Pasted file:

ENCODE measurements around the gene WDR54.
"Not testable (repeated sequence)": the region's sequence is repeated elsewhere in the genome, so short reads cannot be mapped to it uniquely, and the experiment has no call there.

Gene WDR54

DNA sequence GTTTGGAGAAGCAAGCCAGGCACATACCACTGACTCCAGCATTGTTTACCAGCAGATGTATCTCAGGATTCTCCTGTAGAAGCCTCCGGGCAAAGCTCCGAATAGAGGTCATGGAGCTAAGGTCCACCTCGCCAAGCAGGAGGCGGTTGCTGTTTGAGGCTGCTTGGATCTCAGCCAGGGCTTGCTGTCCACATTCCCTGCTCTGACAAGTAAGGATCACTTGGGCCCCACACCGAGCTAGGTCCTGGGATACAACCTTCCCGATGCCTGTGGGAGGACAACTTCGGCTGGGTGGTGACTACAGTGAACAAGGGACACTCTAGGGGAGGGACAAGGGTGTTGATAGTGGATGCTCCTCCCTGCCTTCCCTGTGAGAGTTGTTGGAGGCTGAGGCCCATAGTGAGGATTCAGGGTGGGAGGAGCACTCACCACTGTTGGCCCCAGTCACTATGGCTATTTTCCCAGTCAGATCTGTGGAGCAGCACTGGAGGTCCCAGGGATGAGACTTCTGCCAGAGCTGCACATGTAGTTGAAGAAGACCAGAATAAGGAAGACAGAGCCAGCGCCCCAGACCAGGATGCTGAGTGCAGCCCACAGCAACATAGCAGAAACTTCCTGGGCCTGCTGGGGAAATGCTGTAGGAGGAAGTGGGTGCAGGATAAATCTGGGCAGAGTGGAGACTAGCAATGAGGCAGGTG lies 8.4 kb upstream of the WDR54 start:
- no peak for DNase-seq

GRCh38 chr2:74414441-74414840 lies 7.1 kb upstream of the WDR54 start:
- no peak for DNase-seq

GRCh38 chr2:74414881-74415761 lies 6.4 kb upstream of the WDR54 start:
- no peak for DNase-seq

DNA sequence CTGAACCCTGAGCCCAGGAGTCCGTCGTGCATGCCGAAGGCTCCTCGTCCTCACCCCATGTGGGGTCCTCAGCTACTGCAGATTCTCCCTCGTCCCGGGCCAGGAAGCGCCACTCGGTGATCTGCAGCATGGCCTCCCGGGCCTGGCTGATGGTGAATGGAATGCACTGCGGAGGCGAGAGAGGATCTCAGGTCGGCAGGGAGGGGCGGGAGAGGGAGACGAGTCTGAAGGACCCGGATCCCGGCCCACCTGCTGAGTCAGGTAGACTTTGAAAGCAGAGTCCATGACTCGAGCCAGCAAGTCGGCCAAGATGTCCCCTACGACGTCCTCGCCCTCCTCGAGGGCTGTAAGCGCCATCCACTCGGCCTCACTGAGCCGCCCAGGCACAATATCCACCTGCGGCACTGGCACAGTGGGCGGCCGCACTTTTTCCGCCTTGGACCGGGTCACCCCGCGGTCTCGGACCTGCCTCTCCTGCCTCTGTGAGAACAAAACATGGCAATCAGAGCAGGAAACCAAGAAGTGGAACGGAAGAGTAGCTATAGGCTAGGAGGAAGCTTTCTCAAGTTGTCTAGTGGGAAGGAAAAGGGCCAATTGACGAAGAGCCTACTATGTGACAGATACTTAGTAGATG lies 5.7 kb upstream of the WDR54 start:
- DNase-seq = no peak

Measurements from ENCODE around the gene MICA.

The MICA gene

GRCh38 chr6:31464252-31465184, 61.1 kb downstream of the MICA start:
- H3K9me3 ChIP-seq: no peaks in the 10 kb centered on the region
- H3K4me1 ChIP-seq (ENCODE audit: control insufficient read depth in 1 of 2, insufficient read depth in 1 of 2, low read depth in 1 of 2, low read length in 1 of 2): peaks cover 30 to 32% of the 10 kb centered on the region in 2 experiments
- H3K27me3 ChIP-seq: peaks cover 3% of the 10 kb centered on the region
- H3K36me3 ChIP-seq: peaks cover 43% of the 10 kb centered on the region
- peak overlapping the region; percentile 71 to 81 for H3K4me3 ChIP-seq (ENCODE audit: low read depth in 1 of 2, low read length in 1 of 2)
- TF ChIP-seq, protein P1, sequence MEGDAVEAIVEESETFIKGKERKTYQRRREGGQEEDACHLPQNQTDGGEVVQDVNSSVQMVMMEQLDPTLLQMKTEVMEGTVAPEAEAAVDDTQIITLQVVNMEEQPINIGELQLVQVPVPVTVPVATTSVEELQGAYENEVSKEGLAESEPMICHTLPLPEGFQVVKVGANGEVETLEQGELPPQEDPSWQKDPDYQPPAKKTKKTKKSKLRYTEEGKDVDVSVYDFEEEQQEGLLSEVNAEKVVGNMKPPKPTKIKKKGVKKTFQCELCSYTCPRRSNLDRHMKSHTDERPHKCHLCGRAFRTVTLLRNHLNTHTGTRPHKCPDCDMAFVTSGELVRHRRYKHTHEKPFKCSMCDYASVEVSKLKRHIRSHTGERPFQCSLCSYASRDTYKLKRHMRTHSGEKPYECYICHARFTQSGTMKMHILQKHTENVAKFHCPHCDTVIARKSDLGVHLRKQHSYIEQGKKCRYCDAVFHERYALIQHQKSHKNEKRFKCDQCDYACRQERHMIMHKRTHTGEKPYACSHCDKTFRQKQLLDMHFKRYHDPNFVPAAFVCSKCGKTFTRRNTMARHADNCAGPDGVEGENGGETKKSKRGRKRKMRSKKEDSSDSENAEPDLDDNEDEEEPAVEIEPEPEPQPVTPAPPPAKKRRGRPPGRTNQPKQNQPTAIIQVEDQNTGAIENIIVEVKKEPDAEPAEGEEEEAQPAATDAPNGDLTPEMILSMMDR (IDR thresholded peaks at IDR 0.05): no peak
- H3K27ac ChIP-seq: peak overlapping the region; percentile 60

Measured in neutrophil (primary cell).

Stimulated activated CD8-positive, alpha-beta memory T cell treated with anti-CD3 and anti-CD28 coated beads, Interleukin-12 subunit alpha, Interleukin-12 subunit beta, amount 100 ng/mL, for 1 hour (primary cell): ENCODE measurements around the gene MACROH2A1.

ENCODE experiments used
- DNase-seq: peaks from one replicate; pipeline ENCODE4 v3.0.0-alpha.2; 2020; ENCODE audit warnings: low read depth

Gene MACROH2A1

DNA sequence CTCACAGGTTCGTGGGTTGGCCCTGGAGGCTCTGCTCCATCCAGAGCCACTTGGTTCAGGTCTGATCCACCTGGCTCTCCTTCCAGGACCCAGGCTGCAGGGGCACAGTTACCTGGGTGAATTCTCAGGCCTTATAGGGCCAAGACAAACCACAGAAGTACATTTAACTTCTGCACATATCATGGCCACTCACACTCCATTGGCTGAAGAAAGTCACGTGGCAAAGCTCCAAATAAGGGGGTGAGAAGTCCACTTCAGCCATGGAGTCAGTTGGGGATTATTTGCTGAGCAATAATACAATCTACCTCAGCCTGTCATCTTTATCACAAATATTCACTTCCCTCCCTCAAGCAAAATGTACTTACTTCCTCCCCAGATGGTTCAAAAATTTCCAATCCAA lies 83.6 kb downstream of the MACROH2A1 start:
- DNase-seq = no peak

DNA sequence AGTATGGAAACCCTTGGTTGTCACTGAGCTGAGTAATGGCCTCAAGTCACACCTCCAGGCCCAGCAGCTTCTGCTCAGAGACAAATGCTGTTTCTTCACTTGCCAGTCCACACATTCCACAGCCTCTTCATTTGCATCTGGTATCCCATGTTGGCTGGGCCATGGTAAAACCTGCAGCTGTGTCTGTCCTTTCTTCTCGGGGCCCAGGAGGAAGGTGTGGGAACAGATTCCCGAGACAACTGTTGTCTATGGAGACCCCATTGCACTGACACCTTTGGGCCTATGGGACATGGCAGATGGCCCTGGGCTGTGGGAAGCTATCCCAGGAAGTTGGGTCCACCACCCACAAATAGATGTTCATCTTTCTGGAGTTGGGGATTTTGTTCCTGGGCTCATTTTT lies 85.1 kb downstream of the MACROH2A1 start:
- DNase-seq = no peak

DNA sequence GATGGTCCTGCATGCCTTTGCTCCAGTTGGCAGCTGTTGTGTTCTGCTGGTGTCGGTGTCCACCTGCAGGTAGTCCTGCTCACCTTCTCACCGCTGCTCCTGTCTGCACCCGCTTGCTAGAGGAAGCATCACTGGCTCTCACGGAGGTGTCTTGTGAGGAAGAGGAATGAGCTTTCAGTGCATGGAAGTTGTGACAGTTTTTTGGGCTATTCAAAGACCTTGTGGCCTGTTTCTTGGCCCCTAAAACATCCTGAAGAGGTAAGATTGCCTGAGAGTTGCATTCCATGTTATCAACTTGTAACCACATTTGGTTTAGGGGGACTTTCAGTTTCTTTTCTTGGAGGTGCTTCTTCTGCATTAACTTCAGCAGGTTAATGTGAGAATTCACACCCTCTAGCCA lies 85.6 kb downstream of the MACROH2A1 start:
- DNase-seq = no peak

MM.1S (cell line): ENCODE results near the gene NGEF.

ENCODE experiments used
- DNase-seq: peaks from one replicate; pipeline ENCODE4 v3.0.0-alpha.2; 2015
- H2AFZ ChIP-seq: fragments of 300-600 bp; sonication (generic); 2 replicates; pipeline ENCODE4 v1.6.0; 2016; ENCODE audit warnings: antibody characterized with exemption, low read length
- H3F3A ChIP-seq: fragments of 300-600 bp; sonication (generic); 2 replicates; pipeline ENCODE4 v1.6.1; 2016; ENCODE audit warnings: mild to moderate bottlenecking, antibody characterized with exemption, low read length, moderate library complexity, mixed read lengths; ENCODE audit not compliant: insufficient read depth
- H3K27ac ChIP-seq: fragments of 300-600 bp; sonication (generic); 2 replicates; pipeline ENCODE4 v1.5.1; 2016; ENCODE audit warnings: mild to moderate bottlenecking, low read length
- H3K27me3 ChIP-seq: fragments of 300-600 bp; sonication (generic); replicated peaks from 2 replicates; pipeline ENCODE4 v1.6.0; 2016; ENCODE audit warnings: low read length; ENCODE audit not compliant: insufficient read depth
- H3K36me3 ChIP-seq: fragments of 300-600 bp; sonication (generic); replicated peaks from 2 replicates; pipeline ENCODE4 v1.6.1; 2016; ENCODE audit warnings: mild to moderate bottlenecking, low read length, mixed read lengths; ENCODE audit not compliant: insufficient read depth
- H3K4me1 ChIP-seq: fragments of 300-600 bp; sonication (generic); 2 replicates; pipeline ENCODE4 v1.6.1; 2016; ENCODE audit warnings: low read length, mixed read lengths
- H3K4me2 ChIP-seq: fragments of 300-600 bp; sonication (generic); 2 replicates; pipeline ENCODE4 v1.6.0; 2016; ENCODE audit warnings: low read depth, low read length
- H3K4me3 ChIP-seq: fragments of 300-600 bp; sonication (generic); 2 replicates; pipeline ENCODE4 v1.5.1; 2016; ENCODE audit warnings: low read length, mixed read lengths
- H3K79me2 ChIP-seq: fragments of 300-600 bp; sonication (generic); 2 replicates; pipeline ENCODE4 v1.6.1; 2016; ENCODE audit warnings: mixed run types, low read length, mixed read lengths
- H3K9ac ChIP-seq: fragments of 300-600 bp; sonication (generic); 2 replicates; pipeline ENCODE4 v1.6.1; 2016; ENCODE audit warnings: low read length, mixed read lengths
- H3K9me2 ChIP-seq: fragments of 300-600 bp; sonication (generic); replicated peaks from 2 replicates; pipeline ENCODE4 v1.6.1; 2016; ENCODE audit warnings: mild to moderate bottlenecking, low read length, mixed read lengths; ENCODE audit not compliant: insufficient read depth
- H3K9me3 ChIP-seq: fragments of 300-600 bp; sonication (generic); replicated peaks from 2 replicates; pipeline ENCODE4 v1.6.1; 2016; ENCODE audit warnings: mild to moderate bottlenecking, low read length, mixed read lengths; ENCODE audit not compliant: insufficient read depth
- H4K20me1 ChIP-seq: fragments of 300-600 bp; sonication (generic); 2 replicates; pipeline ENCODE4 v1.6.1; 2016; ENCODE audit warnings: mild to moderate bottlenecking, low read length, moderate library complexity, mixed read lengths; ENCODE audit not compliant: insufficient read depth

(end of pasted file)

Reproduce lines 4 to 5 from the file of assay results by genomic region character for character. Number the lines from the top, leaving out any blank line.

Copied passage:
DNA sequence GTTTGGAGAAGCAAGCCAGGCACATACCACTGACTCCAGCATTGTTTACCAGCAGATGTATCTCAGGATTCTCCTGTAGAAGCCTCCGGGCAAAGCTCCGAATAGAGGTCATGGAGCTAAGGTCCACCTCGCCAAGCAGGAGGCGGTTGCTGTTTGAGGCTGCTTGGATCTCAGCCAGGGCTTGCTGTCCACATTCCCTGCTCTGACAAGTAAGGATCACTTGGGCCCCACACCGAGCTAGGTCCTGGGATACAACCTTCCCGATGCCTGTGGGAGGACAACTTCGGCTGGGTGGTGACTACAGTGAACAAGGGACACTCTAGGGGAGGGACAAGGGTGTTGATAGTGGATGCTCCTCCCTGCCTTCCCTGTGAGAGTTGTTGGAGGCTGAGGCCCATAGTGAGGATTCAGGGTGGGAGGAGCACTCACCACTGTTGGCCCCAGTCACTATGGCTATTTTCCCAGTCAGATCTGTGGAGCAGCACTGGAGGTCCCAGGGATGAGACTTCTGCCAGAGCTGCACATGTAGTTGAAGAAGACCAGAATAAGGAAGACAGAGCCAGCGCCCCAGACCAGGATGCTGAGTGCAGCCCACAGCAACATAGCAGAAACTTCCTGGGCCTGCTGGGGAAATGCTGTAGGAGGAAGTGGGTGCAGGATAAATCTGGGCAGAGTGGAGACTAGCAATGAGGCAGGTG lies 8.4 kb upstream of the WDR54 start:
- no peak for DNase-seq